Thanks to an unprecedented century-old donation from the Yale class of 1917, this year’s Senior Class Gift will include more than simply the money raised by graduating seniors.
An intergenerational trust established by 101 alumni of the class of 1917 at their 50th reunion has grown to $650,000 and will be combined with the Senior Class Gift this spring. In 1967, alumni gathering in Jonathan Edwards College reminiscing about their years at Yale decided to give back with a gift to Yale students they would never have the chance to meet.
“It is awesome to have a class that was so forward-thinking,” said AmandaLee Aponte, assistant director of the Yale College Alumni Fund. “They knew they’d be contributing to a class in the future, but in their wildest dreams, they couldn’t imagine what the class of 2017 would even look like.”
Aponte called the class of 1917’s gift a “once-in-a-lifetime phenomenon” that has never occurred in Yale’s 316-year history. In the six days since the Yale Alumni Fund informed the class of 2017 about the $650,000 donation, there has been an uptick in donations from seniors, Aponte said.
Each year, from late January to early February, a small group of seniors help lead a three-week fundraising effort among the graduating class. Fundraising began last week and will end on Feb. 22.
The resulting Senior Class Gift is an unrestricted pool of money within the larger Yale Alumni Fund, which the University can spend as it sees fit — on anything from financial aid to education development and library resources. These funds, as opposed to those that are part of the endowment, can be spent immediately.
The Senior Class Gift has raised $6,699.74 so far, with a participation rate of 20 percent.
According to the Senior Class Gift website, graduating classes usually raise over $25,000 over the three-week campaign, with an average gift of $27 per student. And while the minimum donation is $5, the recommended donation this year is $20.17 in honor of the graduating class year. Donations to the Senior Class Gift have declined in recent years, and the class of 2016’s participation in the campaign was an all-time low.
Jilly Horowitz ’17, one of the co-chairs in Branford College and a former production and design editor for the News, said she decided to join the campaign because she feels senior class gifts are vital to supporting future generations of Yalies.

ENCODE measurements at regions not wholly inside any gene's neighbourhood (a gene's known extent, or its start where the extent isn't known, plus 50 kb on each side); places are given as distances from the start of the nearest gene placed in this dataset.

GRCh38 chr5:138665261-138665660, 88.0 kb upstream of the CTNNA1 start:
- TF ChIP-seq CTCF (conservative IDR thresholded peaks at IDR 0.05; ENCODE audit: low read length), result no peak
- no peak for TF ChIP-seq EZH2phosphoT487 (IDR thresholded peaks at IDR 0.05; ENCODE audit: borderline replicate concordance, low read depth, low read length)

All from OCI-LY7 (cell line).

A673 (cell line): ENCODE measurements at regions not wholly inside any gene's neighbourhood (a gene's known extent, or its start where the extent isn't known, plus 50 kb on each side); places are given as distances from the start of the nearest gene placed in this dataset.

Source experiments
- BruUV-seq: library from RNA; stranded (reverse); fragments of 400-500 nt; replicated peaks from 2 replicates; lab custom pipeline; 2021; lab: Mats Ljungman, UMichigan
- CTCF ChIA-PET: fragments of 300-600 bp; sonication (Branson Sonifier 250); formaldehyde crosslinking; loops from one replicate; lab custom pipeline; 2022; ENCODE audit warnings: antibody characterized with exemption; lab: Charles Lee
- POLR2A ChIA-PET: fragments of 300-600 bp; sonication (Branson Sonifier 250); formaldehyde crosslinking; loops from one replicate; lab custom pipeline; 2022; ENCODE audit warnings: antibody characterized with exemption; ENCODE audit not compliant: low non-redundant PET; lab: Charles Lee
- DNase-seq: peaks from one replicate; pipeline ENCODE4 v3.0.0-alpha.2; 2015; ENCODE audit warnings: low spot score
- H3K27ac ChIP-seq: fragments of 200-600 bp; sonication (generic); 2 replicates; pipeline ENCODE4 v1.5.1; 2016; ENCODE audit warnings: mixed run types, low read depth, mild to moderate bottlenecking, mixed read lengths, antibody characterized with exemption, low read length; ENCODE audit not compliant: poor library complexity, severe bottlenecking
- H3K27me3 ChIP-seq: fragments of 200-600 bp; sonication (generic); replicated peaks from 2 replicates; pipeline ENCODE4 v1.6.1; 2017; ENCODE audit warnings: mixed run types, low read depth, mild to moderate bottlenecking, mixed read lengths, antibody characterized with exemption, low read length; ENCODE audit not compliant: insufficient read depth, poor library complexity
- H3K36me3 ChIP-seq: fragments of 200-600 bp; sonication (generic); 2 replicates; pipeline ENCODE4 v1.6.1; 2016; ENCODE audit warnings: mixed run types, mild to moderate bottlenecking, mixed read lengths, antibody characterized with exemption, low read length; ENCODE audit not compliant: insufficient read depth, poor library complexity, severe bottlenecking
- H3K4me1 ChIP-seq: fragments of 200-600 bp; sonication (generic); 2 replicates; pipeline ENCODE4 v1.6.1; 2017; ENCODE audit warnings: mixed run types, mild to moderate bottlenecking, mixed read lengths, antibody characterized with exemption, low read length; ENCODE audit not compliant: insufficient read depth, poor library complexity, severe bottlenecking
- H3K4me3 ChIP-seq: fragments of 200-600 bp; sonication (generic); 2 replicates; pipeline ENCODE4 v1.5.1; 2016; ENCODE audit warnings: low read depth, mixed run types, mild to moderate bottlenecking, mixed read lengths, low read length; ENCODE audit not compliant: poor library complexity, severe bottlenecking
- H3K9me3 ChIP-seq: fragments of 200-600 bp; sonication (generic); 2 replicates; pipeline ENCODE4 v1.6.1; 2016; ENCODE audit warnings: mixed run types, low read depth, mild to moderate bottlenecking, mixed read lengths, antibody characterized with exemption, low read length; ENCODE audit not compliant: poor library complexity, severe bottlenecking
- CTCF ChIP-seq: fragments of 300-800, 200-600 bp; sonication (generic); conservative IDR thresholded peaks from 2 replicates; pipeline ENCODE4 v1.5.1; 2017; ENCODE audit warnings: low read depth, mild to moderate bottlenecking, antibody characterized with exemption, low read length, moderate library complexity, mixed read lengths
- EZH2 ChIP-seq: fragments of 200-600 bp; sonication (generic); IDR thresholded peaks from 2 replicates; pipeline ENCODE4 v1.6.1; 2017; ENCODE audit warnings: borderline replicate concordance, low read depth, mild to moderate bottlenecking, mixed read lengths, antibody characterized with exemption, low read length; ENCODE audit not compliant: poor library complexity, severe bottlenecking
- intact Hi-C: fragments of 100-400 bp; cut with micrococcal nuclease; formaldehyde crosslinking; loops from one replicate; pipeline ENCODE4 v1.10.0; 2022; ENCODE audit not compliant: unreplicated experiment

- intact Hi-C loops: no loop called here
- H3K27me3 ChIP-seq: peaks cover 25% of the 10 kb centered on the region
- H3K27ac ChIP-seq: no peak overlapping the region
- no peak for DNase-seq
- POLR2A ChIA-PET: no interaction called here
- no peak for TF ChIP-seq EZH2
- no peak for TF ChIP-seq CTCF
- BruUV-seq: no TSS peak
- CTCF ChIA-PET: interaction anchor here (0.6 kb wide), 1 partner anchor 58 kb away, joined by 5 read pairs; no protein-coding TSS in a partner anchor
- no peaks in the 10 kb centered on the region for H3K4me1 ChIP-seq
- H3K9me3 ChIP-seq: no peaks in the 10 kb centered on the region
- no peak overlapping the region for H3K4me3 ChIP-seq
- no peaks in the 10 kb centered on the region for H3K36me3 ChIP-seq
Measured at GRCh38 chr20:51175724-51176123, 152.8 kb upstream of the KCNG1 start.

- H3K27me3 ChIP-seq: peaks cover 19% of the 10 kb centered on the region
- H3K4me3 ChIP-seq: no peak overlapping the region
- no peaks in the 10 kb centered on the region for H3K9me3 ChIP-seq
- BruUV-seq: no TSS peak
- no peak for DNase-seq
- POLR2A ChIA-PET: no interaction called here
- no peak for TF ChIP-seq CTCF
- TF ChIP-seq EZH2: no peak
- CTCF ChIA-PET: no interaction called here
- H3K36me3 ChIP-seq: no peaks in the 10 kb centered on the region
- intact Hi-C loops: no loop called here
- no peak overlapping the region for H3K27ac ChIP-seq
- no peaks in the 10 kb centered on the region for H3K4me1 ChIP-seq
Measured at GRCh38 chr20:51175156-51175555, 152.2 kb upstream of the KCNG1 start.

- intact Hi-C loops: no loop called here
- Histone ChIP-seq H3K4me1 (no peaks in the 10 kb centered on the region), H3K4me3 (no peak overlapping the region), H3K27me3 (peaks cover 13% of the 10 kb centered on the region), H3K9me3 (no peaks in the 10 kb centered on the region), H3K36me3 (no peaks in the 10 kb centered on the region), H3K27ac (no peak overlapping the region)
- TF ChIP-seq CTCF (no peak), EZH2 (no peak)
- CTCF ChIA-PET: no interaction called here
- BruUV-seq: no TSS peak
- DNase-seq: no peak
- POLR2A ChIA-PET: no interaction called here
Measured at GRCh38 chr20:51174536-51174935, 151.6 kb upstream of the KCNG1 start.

“I think I’ve gotten more out of my Yale experience, from all the things that are not just taking classes, and I think those are the most important things that the funds end up going to,” Horowitz said.
The fundraising process is a competition among the residential colleges, with two students from each college spearheading their colleges’ campaigns. The Senior Class Gift offers to establish $10,000 financial aid scholarships in honor of the colleges that hit 90 percent participation, the college that raises the most money and the college with the highest average contribution. Each scholarship, named after the college and class, will be presented to an incoming freshman in that residential college.
At a kickoff meeting with all 30 Senior Class Gift co-chairs on Jan. 31 at the Quinnipiack Club, Yale College Dean Jonathan Holloway and chair of the Yale Alumni Fund Board Thomas Leatherbury ’76 LAW ’79 gave speeches discussing the importance of senior class gifts to Yale’s longevity.
“The class of 1917’s faith and investment in the future is a testament to the character of Yalies,” Aponte said. “Yalies today want to see Yale improve and continue to grow.”
According to Horowitz, speakers at the meeting said the class of 1917 could never have foreseen the makeup of the class graduating 100 years after they did. In 1967, at the 50th reunion of the class of 1917, women had not yet been admitted to Yale College.
“I always thought of the Senior Class Gift as a symbolic campaign, kicking off my Yale alum life, and didn’t think about the monetary amount of money involved,” Horowitz said. “But seeing the sum total of this year’s campaign, with the class of 1917’s donation, this will be something hugely impactful.”
The Senior Class Gift campaign was established in 1997.
Correction, Feb. 8: An earlier version of this story misstated the months in which senior class gift fundraising occurs.